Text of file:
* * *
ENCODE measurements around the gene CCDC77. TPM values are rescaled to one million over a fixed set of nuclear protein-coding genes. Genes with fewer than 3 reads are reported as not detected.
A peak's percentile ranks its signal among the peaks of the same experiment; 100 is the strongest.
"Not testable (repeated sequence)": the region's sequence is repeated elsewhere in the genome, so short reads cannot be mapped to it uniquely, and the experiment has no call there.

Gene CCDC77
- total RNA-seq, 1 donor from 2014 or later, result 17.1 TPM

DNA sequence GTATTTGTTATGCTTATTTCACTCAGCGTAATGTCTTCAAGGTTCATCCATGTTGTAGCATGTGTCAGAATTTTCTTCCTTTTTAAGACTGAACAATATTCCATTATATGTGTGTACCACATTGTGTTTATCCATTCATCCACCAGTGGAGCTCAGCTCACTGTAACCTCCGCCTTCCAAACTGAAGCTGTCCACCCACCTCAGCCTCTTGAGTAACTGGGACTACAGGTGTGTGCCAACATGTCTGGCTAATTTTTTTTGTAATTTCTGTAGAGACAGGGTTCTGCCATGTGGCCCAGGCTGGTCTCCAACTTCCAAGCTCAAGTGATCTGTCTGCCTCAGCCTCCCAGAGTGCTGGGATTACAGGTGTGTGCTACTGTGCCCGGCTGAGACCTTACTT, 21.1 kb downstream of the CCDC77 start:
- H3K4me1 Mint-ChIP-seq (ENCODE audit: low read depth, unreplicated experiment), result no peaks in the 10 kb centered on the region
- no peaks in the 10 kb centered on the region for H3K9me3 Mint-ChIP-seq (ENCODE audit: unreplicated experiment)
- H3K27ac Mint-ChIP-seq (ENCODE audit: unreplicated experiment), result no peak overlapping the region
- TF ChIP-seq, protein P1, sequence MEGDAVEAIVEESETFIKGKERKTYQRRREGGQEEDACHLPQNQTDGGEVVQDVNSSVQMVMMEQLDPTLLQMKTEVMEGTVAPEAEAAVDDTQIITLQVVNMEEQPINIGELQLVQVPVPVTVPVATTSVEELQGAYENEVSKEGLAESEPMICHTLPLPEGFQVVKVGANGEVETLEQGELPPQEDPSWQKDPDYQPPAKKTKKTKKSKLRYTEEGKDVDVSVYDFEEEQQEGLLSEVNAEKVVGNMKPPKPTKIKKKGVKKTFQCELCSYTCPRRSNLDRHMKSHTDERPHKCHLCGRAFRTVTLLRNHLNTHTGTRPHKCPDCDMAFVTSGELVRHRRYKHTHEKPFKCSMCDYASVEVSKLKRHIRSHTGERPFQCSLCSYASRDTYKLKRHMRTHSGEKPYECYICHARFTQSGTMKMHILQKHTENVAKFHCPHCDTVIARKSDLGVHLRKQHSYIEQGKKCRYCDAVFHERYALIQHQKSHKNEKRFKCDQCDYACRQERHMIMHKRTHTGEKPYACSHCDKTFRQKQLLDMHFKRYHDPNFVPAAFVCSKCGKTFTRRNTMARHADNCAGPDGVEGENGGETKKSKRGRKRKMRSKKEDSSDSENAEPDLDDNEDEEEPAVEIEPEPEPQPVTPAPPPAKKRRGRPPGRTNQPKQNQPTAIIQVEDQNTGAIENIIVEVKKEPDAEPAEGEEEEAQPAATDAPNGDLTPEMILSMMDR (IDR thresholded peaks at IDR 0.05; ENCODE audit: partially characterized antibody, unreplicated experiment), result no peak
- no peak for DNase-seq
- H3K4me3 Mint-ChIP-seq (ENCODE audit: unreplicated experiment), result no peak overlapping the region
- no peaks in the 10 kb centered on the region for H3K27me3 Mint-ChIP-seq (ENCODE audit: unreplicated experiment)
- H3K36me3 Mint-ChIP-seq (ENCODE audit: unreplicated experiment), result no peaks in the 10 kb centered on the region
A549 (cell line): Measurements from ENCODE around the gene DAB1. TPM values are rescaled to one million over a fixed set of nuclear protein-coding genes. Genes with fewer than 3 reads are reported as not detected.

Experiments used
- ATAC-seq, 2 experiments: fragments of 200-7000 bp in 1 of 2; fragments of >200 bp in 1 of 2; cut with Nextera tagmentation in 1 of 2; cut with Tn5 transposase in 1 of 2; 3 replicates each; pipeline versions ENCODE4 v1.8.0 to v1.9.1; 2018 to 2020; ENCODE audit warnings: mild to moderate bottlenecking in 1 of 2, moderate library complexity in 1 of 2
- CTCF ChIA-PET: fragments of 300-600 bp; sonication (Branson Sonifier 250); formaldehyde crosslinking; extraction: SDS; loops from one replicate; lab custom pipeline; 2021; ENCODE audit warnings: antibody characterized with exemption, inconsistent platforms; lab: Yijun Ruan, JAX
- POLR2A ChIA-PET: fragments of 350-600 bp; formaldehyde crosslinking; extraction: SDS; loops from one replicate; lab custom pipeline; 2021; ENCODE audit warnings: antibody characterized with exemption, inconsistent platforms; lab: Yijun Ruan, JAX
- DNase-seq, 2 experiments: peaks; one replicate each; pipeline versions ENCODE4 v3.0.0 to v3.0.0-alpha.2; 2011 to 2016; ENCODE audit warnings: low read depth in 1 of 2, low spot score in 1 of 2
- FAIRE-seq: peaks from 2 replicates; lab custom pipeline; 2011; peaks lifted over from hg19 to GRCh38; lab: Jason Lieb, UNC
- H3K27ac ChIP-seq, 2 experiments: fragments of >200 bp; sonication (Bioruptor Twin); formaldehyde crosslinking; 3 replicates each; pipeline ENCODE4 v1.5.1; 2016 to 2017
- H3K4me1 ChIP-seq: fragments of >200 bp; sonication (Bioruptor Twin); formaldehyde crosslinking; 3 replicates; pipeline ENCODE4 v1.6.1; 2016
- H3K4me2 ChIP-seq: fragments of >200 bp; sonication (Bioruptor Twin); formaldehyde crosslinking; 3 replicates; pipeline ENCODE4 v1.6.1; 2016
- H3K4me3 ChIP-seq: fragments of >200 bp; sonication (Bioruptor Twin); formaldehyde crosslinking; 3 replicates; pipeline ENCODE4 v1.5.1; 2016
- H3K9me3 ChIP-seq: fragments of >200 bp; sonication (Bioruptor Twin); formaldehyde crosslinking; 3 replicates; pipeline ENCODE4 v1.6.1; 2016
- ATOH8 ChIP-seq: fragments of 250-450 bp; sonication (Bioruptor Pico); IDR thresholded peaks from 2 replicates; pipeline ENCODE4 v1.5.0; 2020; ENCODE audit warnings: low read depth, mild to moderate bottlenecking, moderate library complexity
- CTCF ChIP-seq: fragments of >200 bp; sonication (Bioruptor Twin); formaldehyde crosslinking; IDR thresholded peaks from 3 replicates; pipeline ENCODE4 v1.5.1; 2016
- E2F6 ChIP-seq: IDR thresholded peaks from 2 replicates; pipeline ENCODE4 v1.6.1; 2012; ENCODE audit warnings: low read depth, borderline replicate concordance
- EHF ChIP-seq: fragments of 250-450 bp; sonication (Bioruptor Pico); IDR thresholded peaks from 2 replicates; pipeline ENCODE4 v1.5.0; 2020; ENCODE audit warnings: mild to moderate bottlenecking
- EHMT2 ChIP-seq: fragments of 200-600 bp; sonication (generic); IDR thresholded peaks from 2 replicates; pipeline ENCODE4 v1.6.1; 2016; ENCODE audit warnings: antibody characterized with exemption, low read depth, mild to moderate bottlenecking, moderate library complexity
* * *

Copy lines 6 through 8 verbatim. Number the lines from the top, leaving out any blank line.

DNA sequence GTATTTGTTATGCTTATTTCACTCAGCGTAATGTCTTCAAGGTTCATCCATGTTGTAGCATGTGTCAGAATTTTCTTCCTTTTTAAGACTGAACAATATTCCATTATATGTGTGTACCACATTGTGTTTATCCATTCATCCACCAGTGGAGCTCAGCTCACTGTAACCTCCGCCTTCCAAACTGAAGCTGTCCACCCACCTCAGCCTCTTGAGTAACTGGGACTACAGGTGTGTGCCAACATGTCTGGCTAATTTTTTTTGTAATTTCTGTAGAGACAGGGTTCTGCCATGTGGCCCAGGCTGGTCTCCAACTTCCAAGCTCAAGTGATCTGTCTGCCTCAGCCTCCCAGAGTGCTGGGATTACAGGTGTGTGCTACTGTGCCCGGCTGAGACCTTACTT, 21.1 kb downstream of the CCDC77 start:
- H3K4me1 Mint-ChIP-seq (ENCODE audit: low read depth, unreplicated experiment), result no peaks in the 10 kb centered on the region
- no peaks in the 10 kb centered on the region for H3K9me3 Mint-ChIP-seq (ENCODE audit: unreplicated experiment)